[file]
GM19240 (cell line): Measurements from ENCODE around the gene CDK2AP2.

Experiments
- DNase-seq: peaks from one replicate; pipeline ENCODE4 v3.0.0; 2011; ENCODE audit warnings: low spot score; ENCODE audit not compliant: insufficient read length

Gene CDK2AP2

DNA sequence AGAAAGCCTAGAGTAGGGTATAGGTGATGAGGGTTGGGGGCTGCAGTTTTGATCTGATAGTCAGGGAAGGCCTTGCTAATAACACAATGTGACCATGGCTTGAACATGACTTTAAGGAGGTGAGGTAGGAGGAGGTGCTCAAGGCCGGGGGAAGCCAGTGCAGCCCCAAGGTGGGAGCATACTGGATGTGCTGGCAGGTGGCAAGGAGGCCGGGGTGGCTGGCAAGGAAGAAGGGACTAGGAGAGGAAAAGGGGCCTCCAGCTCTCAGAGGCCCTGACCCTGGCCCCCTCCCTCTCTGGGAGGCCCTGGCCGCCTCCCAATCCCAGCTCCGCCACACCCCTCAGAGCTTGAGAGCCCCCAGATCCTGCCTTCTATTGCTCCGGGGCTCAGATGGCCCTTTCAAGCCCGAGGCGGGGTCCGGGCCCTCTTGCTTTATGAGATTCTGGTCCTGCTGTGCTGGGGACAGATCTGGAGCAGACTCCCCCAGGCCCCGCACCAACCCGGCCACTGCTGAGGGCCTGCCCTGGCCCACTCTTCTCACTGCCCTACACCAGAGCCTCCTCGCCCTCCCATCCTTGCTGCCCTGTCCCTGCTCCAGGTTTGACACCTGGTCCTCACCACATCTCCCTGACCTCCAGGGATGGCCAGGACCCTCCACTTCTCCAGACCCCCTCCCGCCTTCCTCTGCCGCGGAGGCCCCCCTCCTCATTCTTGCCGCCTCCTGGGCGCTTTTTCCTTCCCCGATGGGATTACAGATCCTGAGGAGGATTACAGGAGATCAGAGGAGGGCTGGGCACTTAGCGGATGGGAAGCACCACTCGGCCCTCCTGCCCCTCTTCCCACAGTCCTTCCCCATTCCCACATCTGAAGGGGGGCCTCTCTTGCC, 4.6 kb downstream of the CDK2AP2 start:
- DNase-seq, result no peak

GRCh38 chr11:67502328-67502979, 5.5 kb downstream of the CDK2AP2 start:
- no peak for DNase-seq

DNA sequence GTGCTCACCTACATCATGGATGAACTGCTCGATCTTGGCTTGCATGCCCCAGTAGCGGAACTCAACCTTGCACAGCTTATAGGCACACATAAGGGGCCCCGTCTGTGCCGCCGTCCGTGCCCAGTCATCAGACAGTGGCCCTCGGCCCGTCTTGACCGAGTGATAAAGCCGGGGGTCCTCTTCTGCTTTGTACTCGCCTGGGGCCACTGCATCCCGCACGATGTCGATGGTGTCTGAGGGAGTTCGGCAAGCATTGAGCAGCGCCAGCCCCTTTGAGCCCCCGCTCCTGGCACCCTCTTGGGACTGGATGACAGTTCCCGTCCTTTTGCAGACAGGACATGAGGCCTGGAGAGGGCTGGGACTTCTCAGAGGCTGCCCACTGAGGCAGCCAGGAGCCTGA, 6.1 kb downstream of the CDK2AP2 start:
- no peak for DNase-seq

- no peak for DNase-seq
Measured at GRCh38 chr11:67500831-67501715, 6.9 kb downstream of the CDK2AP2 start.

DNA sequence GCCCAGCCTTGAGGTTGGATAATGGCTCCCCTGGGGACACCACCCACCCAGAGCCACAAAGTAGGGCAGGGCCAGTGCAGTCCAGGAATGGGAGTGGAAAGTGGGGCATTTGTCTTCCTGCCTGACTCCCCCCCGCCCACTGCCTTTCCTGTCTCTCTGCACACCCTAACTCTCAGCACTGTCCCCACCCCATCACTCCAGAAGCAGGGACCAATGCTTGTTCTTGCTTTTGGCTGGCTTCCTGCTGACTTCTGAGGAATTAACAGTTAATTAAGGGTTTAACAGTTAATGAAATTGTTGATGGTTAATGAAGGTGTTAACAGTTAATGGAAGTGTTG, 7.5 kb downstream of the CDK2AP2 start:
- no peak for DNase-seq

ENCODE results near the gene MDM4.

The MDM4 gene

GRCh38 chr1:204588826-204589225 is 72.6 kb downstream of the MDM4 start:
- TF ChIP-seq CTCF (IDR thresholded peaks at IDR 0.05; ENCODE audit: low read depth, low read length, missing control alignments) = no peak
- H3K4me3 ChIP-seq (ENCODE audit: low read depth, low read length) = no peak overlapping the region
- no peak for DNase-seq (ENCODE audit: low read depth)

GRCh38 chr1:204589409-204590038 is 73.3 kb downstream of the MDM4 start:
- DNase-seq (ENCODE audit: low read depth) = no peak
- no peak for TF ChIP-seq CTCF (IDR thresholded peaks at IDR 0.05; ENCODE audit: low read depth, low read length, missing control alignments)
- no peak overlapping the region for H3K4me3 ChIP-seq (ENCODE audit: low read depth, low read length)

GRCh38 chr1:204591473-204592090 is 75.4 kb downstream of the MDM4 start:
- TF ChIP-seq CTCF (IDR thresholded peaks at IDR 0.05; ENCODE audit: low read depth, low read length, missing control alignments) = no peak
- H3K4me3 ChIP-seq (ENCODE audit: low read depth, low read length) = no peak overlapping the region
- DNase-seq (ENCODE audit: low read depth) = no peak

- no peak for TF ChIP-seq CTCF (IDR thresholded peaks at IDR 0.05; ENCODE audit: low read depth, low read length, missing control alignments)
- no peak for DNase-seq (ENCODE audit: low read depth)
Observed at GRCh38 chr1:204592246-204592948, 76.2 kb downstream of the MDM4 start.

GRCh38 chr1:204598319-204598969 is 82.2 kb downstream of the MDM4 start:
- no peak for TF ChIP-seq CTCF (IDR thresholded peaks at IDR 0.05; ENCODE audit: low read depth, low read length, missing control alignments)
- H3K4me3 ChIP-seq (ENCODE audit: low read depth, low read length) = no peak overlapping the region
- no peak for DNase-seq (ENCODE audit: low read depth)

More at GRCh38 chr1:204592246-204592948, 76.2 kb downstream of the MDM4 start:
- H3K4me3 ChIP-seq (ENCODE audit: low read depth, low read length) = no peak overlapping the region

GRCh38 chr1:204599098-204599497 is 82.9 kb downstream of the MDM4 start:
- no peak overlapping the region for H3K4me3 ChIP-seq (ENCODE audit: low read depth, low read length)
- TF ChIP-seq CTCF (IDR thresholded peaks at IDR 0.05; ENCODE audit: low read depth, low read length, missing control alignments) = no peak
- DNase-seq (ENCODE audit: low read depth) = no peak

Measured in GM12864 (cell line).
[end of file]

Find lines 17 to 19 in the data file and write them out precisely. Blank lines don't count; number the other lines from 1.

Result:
GRCh38 chr1:204588826-204589225 is 72.6 kb downstream of the MDM4 start:
- TF ChIP-seq CTCF (IDR thresholded peaks at IDR 0.05; ENCODE audit: low read depth, low read length, missing control alignments) = no peak
- H3K4me3 ChIP-seq (ENCODE audit: low read depth, low read length) = no peak overlapping the region